Thursday, July 29, 2010

The Hudson River School, Conceptualism, & My Approach to Art

gosh, that sounds grandiose! but i got to thinking & trying to work out some concepts - but mostly to start to understand what art is for me.

Albert Bierstadt: Sierra Nevada

in her last couple of posts, jan blencowe has written in response to this essay about the sondheim prize competition by michael salcman. she was, in particular, responding to his statement, "The Hudson River School painters were among the last artists to believe that art should be good for you; according to Robert Hughes, they suffered from the fallacy of "moral uplift"."

her response, in part, is, "being a lover of the Hudson River School and a painter of poetic, spiritual landscapes meant to uplift viewers I took exception to this idea. Hughes makes quite a sweeping statement ... . I'm not sure how you could even prove that statement, particularly in the face of 5,000 years of ... people ... confirming ... that they have been uplifted, morally and otherwise, by art."

this brings up a really interesting point about art: does one create art from a place of intent - that is, an anticipated reaction on the part of the viewer? or from the inner urgings of self-exploration, spirituality, &/or simply creativity & imagination? or both?

i too love the hudson river school (i saw olana when i was young - it filled me with the desire to make art & left a lasting impression). it is not, to me, 'moral' in the sense of good/bad, right/wrong culturally-based judgment. it is uplifting in the sense of presenting a glimpse into that which moves the viewer on a deeper level than what we usually experience with our very limited human senses. to experience this, i think we have to open ourselves to experience wonder - just exactly what art can do - for both the viewer & the artist!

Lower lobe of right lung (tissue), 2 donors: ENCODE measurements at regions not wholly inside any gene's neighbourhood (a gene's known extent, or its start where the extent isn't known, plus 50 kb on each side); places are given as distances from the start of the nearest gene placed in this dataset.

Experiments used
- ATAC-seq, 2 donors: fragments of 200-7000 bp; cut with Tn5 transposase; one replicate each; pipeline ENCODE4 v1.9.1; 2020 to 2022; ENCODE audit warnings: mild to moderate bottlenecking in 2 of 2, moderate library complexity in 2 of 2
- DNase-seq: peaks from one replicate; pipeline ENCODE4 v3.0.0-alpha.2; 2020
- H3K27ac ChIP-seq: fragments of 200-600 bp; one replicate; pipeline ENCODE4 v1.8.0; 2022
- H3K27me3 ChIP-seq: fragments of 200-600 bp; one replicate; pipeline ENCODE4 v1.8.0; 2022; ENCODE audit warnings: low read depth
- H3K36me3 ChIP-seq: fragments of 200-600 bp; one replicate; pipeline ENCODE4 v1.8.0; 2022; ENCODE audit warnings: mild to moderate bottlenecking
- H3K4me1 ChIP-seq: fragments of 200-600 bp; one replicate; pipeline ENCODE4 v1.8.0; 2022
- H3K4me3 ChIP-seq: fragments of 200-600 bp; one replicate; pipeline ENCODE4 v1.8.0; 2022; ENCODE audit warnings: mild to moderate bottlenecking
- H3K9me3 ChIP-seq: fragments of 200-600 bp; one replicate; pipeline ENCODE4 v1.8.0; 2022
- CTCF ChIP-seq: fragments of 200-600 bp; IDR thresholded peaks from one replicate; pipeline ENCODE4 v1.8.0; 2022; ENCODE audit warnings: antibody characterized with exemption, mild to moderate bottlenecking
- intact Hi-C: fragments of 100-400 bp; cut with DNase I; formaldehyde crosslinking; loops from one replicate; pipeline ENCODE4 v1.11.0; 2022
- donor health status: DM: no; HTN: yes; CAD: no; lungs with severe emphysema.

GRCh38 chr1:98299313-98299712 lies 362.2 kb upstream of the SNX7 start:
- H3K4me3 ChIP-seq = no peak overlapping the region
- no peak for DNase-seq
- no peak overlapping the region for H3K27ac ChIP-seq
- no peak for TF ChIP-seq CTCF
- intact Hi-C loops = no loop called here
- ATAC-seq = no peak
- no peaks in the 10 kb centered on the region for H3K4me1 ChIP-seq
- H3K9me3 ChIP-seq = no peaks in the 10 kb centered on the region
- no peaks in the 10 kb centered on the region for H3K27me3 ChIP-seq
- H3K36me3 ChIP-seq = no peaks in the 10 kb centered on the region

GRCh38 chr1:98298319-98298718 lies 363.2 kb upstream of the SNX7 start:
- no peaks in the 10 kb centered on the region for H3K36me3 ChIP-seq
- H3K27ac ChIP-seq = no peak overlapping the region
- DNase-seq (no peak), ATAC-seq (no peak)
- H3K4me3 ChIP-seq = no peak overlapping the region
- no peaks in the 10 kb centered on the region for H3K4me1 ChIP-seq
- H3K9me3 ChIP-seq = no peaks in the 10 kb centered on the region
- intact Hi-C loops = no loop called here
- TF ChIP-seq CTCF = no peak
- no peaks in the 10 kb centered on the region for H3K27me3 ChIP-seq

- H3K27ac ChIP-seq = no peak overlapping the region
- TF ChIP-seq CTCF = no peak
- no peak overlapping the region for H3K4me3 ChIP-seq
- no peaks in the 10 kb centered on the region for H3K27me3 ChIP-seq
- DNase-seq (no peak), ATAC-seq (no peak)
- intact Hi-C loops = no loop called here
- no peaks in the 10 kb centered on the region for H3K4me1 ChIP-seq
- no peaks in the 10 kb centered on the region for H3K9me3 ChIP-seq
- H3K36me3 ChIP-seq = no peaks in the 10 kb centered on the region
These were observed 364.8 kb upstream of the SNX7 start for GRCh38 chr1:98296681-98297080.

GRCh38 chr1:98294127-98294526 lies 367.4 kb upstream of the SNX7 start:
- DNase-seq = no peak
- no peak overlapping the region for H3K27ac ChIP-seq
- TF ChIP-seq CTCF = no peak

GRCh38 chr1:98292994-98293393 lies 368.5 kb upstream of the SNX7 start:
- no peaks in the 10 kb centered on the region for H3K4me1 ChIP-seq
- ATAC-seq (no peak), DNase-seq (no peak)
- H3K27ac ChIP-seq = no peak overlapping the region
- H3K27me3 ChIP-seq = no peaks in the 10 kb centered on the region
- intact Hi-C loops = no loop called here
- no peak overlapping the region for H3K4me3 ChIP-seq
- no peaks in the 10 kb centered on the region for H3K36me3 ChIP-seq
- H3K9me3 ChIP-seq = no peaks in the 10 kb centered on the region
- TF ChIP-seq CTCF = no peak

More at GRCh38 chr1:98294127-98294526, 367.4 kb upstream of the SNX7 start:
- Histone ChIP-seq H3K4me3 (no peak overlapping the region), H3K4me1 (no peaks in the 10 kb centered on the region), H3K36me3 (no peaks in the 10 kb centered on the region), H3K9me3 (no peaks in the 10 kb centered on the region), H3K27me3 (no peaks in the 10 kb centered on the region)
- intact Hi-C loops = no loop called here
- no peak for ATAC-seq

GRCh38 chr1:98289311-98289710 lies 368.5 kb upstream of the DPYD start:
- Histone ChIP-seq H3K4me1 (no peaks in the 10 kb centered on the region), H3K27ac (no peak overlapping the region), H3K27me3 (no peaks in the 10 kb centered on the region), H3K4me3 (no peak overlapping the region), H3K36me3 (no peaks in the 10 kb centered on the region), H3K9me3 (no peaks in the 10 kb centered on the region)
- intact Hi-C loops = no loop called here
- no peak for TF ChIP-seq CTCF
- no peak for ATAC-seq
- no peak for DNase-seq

in discussing art since the hudson river school, salcman writes, "Gradually the conceptual ethos took over the art world . . .. Conceptualism was critical to ... the death of the masterpiece, and the end of beauty. ... The scattered room, the polymorphous object and the rotoscope are the tired tropes of our time with little meaning other than the enactment of a predetermined philosophical bias." oh dear! not the art i want to make.

so what do i want to make? what do i want people to experience when they view my art? well, i know i want them to have fun! to be glad they have seen it, to enjoy the glimpse into my perceptions of the world that my art may give them - maybe even give them an opening to see things a bit differently in unexpected ways. and, as i begin to explore doing landscapes, to open to that sense of spirituality that i find in the hills, fields, streams, mountains, oceans, trees, rocks, earth, & sky. it's that sense of seeing/exploring/revealing/developing my inner world, including my spiritual sensibility, that i want to convey in my art. even if that's just reveling in yummylicious baked goods or floating cherries!

Frederic Church: West Rock, New Haven

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